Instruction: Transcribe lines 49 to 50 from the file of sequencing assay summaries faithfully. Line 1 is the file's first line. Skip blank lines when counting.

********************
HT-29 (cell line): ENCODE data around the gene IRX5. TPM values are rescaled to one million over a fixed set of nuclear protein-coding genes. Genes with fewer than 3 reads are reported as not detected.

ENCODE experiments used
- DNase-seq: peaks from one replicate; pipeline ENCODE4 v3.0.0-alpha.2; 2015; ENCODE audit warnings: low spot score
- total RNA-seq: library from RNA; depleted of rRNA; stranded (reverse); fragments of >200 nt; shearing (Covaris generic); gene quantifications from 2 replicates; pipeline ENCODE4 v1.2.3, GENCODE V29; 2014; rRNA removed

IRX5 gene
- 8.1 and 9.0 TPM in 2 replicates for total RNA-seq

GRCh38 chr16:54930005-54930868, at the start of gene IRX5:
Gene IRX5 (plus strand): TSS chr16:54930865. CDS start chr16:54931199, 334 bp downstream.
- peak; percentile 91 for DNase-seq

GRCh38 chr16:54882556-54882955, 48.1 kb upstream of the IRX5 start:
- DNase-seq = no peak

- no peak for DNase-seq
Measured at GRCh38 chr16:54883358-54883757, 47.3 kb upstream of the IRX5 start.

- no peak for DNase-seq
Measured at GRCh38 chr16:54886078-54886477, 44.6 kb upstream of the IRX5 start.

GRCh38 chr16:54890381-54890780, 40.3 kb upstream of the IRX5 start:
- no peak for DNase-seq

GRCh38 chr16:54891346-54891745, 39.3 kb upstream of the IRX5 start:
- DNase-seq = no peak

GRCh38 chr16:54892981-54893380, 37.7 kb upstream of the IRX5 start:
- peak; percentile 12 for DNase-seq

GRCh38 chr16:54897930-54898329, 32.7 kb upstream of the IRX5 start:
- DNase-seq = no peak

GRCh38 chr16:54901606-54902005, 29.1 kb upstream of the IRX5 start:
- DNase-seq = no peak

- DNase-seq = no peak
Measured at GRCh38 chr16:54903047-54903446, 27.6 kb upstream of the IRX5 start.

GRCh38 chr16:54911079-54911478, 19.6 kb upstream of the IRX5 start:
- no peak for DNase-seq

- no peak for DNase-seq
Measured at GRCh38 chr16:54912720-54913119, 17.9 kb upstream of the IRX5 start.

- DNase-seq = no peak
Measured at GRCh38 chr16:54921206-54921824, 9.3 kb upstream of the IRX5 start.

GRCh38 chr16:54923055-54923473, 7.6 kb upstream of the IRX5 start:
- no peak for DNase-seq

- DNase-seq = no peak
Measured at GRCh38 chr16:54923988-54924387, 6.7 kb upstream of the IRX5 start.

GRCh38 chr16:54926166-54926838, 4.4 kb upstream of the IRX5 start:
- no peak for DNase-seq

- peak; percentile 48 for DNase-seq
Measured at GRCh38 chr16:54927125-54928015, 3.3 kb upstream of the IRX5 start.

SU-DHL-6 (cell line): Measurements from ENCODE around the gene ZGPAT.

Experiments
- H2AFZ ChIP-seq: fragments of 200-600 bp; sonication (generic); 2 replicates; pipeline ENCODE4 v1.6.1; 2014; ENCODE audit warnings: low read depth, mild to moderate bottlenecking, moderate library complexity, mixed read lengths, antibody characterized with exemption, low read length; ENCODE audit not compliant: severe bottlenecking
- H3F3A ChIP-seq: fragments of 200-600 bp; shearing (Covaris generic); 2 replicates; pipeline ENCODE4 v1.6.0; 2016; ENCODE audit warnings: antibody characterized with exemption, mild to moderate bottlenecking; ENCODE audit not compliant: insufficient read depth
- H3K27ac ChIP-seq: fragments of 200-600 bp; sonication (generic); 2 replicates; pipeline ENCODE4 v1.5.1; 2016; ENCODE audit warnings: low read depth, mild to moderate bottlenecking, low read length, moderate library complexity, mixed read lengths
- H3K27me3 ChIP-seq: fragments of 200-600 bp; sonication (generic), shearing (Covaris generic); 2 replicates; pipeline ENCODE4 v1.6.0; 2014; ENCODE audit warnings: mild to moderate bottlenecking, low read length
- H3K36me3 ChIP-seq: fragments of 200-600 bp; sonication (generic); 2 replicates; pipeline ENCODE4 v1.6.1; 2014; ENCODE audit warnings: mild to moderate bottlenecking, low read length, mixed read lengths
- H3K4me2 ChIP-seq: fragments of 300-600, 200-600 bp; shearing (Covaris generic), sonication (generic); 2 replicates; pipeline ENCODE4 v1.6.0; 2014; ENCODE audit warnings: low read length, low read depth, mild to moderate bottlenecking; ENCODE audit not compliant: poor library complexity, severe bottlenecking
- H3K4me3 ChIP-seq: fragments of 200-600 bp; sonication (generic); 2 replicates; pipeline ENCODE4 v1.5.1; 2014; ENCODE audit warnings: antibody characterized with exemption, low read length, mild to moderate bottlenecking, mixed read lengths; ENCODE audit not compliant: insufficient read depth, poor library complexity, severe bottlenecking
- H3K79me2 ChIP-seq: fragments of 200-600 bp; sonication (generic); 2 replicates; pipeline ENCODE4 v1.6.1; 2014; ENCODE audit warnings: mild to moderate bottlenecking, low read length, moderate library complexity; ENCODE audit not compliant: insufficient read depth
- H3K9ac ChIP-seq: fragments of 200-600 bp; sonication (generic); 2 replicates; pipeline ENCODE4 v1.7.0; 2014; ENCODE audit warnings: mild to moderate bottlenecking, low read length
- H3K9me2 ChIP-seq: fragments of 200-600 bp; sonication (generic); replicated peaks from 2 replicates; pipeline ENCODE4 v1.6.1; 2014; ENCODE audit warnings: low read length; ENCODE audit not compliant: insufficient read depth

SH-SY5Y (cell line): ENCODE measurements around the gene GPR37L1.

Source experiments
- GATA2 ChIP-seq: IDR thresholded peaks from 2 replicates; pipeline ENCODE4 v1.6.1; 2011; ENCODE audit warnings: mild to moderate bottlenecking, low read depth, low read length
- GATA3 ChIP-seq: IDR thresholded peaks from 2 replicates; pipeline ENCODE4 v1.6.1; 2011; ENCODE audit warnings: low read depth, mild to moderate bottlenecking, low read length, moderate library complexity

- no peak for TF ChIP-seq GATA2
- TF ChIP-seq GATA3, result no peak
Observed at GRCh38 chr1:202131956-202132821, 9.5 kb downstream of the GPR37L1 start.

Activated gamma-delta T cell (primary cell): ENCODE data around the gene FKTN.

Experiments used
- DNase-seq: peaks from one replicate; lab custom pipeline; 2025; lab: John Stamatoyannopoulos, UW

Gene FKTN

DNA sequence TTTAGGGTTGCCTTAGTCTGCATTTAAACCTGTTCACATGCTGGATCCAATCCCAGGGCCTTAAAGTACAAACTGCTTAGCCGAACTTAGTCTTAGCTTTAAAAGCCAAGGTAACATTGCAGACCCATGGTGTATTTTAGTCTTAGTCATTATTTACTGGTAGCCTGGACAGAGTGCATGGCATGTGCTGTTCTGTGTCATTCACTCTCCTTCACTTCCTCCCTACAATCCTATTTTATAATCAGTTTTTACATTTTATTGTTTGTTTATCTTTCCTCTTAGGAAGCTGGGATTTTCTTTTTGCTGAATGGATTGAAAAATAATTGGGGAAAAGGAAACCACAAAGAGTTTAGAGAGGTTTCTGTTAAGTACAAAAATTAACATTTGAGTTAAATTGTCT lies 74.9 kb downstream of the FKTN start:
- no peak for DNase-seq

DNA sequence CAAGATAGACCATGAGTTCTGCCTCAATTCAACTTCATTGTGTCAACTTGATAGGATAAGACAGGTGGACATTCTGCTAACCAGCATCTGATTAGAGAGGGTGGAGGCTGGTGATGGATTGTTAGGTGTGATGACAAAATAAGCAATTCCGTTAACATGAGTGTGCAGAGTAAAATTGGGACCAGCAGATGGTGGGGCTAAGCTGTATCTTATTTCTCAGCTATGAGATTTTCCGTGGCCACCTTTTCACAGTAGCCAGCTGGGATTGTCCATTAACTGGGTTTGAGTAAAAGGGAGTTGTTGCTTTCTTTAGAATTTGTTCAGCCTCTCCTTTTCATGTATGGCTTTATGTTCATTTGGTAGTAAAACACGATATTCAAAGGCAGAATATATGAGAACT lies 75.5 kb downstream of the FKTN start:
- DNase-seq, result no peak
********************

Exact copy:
- H3K4me2 ChIP-seq: fragments of 300-600, 200-600 bp; shearing (Covaris generic), sonication (generic); 2 replicates; pipeline ENCODE4 v1.6.0; 2014; ENCODE audit warnings: low read length, low read depth, mild to moderate bottlenecking; ENCODE audit not compliant: poor library complexity, severe bottlenecking
- H3K4me3 ChIP-seq: fragments of 200-600 bp; sonication (generic); 2 replicates; pipeline ENCODE4 v1.5.1; 2014; ENCODE audit warnings: antibody characterized with exemption, low read length, mild to moderate bottlenecking, mixed read lengths; ENCODE audit not compliant: insufficient read depth, poor library complexity, severe bottlenecking